On December 30, 2022, Allkpop reported that BTS star soundtrack Dreamers had surpassed one million reels on Instagram and become the ‘most used audio’ on Instagram. It is the first song in K-pop history to do so and goes on to show the popularity of the song among BTS fans even after the end of the international tournament.

BTS online content garners millions of views from loyal fans, also known as ARMY which stands for Adorable Representative M.C. for Youth. Despite producing content in Korean, the Global impact of BTS music and online presence is unique. The BTS ARMY often act as a network of unpaid translators, producing English subtitles and texts of their content. They translate lyrics, social posts and much of the group’s video content, connecting BTS with their non-Korean speaking audience. Fan translation social media accounts — which tackle everything from song lyrics and video content to the members’ social media posts — are a prime example of the symbiotic relationship between BTS and ARMY. BTS too attributes fans to be the major reason behind their success. As a result, hardly a concert or awards ceremony goes by without BTS thanking ARMY for helping them get where they are.

However, industry experts ascribe BTS’s success for gathering legions of devoted fans, to a well-thought-out strategy by South Korean media conglomerate Hybe. The company was founded as a record label in 2005 called Big Hit Entertainment. Big Hit launched BTS in 2013. The band’s popularity has been in tandem to the media company’s growth, which has consistently found new ways to release content, reach listeners, and cultivate BTS’s fandom at home and abroad.

According to a research paper published by Harvard business School, Hybe too acknowledges that BTS ARMY has turned fandom into the future of entertainment “Fans used to be passive receivers, but now they have grown to be active supporters that contribute to the artist’s growth”.

Hybe has been meticulous in developing these fan engagements. Weverse is a Korean mobile app and web platform focusing on hosting multimedia content, official updates and artist-to-fan interactions. It is complemented by an e-commerce app Weverse Shop, which sells subscriptions for content on Weverse and exclusive artist merchandise. Both these digital products are owned by Hybe corporation. Through Weverse, BTS offers pay-for-play content to supplement what was already on YouTube. The online content engages subscribers by giving them access to exclusive content and participate in live streams, where fans will be able to ask questions in real-time and receive answers. Live streaming is highly interactive since it allows members to see and respond to comments from fans in real time. On Weverse, all interactions between artists and fans (and among fans) can be translated into nearly a dozen languages.

“We are a fandom business,” Weverse President Joon Choi told Reuters. “There are bigger Global services offering functions we offer, but Weverse’s users are superfans characterised by passionate engagement.”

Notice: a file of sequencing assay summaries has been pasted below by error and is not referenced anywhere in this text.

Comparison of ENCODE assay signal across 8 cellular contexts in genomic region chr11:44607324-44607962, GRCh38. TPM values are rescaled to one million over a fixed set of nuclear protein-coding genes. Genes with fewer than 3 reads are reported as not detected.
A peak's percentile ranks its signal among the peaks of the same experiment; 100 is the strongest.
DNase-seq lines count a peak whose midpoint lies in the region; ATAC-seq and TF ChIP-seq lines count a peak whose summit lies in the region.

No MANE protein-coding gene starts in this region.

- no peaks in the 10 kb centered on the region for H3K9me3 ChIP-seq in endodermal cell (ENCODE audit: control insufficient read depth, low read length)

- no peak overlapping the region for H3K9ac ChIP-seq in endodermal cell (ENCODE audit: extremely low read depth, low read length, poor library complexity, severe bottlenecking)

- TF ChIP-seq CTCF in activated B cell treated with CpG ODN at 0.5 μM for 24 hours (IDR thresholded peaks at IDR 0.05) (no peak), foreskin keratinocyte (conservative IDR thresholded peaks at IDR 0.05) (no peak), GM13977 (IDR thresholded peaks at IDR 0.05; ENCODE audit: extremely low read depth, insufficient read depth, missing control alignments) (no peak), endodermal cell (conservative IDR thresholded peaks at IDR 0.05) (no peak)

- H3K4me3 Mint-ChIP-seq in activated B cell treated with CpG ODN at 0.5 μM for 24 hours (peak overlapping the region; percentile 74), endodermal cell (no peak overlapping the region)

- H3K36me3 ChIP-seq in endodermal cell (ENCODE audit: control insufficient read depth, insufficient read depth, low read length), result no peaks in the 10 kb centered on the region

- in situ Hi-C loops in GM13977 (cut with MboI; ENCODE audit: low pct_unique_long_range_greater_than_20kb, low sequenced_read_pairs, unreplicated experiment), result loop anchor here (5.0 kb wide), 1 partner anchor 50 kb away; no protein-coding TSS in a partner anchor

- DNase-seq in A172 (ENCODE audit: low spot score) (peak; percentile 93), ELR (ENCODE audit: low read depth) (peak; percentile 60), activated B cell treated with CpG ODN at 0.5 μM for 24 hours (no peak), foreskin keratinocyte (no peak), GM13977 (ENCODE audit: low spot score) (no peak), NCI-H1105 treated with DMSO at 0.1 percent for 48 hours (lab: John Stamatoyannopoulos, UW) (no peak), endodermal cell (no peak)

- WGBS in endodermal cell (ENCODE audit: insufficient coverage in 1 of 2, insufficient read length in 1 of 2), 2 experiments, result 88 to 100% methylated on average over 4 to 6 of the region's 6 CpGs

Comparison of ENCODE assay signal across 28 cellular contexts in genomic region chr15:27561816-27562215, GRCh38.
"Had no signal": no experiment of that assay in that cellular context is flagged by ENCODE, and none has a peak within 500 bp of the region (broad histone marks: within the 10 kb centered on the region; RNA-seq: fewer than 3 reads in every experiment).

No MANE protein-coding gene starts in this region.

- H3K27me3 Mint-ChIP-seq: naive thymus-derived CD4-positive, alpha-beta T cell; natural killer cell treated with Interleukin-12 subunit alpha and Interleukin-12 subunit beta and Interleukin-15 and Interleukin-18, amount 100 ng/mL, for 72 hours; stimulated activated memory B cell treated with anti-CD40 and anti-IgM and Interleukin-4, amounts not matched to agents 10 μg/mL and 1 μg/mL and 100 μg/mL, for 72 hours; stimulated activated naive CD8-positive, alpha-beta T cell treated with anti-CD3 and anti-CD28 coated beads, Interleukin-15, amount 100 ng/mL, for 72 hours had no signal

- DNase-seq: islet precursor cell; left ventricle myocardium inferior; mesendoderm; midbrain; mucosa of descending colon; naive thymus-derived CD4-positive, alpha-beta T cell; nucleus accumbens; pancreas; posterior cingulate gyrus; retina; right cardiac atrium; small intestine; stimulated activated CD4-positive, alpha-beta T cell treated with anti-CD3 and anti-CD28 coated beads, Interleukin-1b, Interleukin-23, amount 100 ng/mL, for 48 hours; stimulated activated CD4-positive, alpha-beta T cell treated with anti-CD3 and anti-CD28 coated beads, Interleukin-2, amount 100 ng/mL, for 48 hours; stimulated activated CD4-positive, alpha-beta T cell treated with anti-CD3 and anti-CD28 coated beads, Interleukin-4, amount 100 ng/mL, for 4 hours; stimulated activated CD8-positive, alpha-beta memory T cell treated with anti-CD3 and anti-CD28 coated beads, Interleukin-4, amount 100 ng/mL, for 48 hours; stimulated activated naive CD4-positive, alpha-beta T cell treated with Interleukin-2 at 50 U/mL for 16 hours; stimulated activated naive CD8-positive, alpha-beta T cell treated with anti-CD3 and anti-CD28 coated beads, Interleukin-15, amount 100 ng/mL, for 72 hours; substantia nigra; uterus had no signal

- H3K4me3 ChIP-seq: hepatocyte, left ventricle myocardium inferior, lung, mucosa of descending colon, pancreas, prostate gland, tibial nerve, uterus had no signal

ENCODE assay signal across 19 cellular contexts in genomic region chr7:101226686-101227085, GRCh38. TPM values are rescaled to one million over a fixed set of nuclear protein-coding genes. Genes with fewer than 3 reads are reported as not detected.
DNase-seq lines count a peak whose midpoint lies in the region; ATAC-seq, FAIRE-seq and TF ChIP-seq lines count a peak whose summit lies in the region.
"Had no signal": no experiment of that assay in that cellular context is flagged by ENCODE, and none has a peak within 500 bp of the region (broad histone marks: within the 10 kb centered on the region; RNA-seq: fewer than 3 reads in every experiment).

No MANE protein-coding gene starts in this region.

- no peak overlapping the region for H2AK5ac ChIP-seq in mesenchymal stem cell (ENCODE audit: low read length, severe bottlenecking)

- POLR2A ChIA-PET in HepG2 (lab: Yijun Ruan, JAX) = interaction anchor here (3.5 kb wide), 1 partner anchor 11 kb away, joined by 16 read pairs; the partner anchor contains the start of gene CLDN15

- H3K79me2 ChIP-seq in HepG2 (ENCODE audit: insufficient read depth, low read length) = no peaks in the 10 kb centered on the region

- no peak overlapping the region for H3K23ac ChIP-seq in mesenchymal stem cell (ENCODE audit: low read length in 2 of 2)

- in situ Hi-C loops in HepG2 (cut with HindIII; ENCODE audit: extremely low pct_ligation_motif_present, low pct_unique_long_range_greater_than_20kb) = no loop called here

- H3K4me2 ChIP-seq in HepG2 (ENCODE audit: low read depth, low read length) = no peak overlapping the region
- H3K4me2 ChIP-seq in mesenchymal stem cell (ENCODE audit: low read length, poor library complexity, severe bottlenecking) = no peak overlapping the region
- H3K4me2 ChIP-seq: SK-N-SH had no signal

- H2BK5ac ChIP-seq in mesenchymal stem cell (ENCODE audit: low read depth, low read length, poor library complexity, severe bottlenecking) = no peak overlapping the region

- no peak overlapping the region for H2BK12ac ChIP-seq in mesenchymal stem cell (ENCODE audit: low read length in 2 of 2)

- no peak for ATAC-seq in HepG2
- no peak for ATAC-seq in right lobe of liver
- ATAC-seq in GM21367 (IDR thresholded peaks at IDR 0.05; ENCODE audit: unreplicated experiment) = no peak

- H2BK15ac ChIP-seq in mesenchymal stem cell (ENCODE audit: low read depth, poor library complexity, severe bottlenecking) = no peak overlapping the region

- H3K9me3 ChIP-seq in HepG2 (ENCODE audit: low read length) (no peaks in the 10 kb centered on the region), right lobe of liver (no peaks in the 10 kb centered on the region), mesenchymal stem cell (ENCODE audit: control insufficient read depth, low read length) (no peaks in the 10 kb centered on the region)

Before Weverse launched in 2019, HYBE artists’ fans were scattered across multiple platforms, said Choi.

“They bought merch here, watched videos there, communicated elsewhere … We didn’t have a database of our customers. So we began developing each service in-house.”

BTS is skilled at the craft of storytelling across social media platforms. Accordingly, the K-Pop blog Lost K-Pop Fangirl, “BTS seems to have mastered the art of creating and cultivating their parasocial [sic] relationships with their fans” through “passionately and regularly interacting with them through social media.”

The term ‘para-social relationships,’ refers to a feeling of closeness, usually between a fan and a celebrity. The fan observes the celebrity through entertainment, social media, and so on, and feels as if they know them, despite seeing only a distorted fragment which is never the same as knowing someone personally. The celebrity, of course, usually has no idea they even exist.

The Lost K-Pop Fangirl blog goes on to say, “Hence, it is unsurprising that there is a plethora of BTS shows produced by Big Hit entertainment for the ARMY to consume. Watching episodes of BTS cooking, seeing their rooms and even attending their graduations, all contributes to building a para-social relationship and the ARMY believing that they have something ‘truly special’ with BTS. Therefore, fans are willing to break records for them and ensure their music’s popularity.”

Social media sites are essential avenues for any fan. For these are the platforms where they can both consume media regarding their favourite K-pop artist and share their fan-made content. This shared content can range from fan-art, fanfiction, youtube compilations, Instagram edits and even memes. This fan-made content when spread through social media networks contribute to a band’s popularity as more fans are ‘made’ through discovering fan-made content; as opposed to becoming a fan by just enjoying their music.

Reba Shahid is a technical writer and editor who enjoys reading and writing about information technology, internet and social media trends. All facts and information are the sole responsibility of the writer.

Originally published at tribune.com.pk